Whereabouts of Historic Bridge in Mitchell County after Reported Dismantling Unknown.
The Otranto Bridge, spanning the Cedar River at St. Angsar, was unique because of its unusual truss design- the Camelback Pennsylvania Petit, one of two remaining in Iowa, according to a report by the Chronicles two years ago. The 170-foot long bridge was built by the Chicago Bridge and Iron Works Company in 1899 and had been listed on the National Register of Historic Places since 1998.
That is until news came out of its disappearance from view today.
According to the Mason City Globe Gazette, the steel truss bridge was dismantled last week, and it is unknown where the bridge has gone to next. While it is unknown when or how it was taken down, Mitchell County officials had been working together with other parties to determine the bridge’s future, after flooding last summer undermined the eastern wingwalls, destabilizing the structure and raising questions of how the bridge could be salvaged. Cost for repairs had been estimated at $5000. The bridge had been made obsolete by a new bridge in 1999 and privately owned by the Will Morrow family. Interest in the bridge had increased since the flooding with plans of relocating the bridge for reuse. This includes the possibility of reusing it at Sunny Brae Golf Course, the same facility that is interested in the Giliecie Bridge in Winneshiek County, according to reports by the Mitchell County Press News in November 2013. Even the county historical society was interested in the purchase of the bridge to keep in place.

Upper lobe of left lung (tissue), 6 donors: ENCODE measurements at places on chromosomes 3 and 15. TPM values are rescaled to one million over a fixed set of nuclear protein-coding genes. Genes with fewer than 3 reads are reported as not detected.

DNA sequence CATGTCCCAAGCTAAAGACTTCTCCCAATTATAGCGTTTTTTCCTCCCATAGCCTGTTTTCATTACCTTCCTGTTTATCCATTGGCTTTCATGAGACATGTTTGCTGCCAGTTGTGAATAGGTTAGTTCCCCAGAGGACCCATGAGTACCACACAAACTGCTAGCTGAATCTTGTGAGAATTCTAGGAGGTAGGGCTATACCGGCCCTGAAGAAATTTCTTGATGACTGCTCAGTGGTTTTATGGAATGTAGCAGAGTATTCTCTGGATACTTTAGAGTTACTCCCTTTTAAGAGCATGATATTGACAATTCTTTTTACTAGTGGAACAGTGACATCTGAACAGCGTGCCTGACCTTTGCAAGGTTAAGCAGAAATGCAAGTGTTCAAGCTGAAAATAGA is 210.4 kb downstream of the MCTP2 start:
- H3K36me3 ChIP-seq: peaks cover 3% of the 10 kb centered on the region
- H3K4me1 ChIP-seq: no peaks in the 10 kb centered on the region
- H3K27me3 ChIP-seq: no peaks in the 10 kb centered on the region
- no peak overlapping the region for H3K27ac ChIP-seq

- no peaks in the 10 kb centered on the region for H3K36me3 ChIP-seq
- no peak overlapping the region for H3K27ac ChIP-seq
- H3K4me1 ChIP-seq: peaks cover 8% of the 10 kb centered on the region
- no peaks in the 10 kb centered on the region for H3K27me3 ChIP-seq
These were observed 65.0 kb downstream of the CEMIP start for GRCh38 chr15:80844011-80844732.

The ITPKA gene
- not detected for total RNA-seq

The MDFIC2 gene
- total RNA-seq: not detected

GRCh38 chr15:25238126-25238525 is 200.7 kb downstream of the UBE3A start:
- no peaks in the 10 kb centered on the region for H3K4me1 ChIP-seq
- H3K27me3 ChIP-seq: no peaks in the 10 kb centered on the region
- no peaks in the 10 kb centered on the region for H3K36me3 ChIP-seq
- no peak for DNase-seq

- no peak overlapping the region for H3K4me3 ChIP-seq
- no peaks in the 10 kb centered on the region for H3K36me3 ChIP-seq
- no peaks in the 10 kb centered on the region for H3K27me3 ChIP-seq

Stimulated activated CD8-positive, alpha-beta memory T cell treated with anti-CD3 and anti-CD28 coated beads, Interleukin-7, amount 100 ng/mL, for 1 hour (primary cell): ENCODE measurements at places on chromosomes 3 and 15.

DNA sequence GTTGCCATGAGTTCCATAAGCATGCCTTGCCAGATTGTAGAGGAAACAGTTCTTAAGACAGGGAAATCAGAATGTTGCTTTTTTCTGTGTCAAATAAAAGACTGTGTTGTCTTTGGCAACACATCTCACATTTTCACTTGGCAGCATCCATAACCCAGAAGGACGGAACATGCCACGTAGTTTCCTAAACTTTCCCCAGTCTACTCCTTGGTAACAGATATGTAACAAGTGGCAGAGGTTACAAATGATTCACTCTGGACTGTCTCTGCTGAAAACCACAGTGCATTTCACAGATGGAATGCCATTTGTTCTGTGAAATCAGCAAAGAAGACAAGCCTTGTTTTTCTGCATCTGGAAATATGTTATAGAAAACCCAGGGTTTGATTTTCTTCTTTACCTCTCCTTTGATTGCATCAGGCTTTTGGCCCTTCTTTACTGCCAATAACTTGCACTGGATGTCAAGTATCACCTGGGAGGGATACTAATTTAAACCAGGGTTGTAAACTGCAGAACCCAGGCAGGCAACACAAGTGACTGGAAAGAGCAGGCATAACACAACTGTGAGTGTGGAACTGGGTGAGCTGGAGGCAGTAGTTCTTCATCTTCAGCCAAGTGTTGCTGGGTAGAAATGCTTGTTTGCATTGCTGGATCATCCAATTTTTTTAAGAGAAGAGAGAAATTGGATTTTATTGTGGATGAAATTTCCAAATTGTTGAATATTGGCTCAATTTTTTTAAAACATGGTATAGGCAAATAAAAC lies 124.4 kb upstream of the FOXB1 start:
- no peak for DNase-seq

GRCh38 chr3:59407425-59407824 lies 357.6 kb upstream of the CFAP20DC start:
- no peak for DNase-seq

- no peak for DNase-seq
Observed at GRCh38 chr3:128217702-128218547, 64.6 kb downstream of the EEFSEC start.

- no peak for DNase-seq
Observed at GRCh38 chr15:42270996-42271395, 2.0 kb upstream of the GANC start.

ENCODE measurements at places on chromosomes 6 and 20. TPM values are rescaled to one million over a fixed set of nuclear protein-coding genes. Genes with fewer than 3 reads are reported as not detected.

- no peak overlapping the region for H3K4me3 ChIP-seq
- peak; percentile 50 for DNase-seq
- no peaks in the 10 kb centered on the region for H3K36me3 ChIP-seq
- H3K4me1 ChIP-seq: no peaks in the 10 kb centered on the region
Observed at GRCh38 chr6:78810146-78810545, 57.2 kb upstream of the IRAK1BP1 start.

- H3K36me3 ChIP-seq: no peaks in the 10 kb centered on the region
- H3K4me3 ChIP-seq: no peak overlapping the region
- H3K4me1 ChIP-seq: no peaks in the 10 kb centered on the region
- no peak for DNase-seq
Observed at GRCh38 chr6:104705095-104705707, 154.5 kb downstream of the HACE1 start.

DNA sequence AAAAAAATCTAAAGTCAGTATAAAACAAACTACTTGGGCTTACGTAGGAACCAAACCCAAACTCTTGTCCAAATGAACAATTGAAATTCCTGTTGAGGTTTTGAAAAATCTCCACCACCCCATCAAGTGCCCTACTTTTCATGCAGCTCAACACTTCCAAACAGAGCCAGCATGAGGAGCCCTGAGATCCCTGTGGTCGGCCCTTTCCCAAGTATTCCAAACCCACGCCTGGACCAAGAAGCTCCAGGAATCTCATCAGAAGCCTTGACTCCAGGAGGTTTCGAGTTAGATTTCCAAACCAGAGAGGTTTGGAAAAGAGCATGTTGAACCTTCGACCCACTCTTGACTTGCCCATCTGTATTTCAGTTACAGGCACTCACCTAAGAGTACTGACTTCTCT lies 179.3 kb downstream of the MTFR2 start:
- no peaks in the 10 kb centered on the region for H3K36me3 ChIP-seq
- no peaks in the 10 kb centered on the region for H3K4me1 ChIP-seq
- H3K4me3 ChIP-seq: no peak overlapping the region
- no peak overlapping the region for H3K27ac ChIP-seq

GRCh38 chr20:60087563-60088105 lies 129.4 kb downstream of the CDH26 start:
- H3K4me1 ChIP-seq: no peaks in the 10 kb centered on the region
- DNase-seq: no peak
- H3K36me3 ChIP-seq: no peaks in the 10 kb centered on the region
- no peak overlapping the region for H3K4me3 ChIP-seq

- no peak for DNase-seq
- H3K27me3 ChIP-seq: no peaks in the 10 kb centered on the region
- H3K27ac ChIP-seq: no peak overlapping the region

With the bridge removed, the question is what is the future for the bridge. Could it be that an owner has been found and it was just a question of finding temporary storage until it could be reset on new foundations? Or was the bridge such a liability issue that there was no choice but to tear it down? If the latter was the case, then it would be a travesty for all involved: the county, state and people associated with the bridge. The Morrow family was not contacted at the time of the bridge removal, meaning they could be the wild card as to determining what had happened to the bridge. But then again too, others may be interested in the bridge for their purposes.
In either case, the Otranto Bridge is gone and its destination is the unknown. The Chronicles will keep you posted on the latest.